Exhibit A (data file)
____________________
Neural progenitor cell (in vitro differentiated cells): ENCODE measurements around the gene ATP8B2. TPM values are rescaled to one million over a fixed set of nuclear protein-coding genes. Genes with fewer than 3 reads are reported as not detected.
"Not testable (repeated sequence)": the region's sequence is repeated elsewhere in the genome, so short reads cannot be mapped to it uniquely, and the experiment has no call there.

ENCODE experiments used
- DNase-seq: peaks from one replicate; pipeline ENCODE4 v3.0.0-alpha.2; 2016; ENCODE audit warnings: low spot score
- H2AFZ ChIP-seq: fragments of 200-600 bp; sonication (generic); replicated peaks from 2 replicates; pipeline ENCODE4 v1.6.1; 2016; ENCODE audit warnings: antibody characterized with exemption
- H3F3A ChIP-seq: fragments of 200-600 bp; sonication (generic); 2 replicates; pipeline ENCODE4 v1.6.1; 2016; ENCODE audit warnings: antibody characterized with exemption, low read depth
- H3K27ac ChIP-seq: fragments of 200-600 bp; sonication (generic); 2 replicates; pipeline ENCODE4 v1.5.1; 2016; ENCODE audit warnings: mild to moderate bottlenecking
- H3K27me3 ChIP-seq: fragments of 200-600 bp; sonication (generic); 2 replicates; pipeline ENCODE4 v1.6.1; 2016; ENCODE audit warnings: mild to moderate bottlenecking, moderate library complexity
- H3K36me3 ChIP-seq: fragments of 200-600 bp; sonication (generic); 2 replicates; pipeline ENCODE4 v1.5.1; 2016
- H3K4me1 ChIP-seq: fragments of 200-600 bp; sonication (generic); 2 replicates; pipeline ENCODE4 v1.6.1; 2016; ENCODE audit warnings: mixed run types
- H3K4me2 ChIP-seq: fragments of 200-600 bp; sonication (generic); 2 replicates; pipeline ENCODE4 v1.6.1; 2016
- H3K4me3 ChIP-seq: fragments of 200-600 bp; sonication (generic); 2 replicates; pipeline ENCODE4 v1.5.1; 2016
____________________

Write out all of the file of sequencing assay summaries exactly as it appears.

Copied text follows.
Neural progenitor cell (in vitro differentiated cells): ENCODE measurements around the gene ATP8B2. TPM values are rescaled to one million over a fixed set of nuclear protein-coding genes. Genes with fewer than 3 reads are reported as not detected.
"Not testable (repeated sequence)": the region's sequence is repeated elsewhere in the genome, so short reads cannot be mapped to it uniquely, and the experiment has no call there.

ENCODE experiments used
- DNase-seq: peaks from one replicate; pipeline ENCODE4 v3.0.0-alpha.2; 2016; ENCODE audit warnings: low spot score
- H2AFZ ChIP-seq: fragments of 200-600 bp; sonication (generic); replicated peaks from 2 replicates; pipeline ENCODE4 v1.6.1; 2016; ENCODE audit warnings: antibody characterized with exemption
- H3F3A ChIP-seq: fragments of 200-600 bp; sonication (generic); 2 replicates; pipeline ENCODE4 v1.6.1; 2016; ENCODE audit warnings: antibody characterized with exemption, low read depth
- H3K27ac ChIP-seq: fragments of 200-600 bp; sonication (generic); 2 replicates; pipeline ENCODE4 v1.5.1; 2016; ENCODE audit warnings: mild to moderate bottlenecking
- H3K27me3 ChIP-seq: fragments of 200-600 bp; sonication (generic); 2 replicates; pipeline ENCODE4 v1.6.1; 2016; ENCODE audit warnings: mild to moderate bottlenecking, moderate library complexity
- H3K36me3 ChIP-seq: fragments of 200-600 bp; sonication (generic); 2 replicates; pipeline ENCODE4 v1.5.1; 2016
- H3K4me1 ChIP-seq: fragments of 200-600 bp; sonication (generic); 2 replicates; pipeline ENCODE4 v1.6.1; 2016; ENCODE audit warnings: mixed run types
- H3K4me2 ChIP-seq: fragments of 200-600 bp; sonication (generic); 2 replicates; pipeline ENCODE4 v1.6.1; 2016
- H3K4me3 ChIP-seq: fragments of 200-600 bp; sonication (generic); 2 replicates; pipeline ENCODE4 v1.5.1; 2016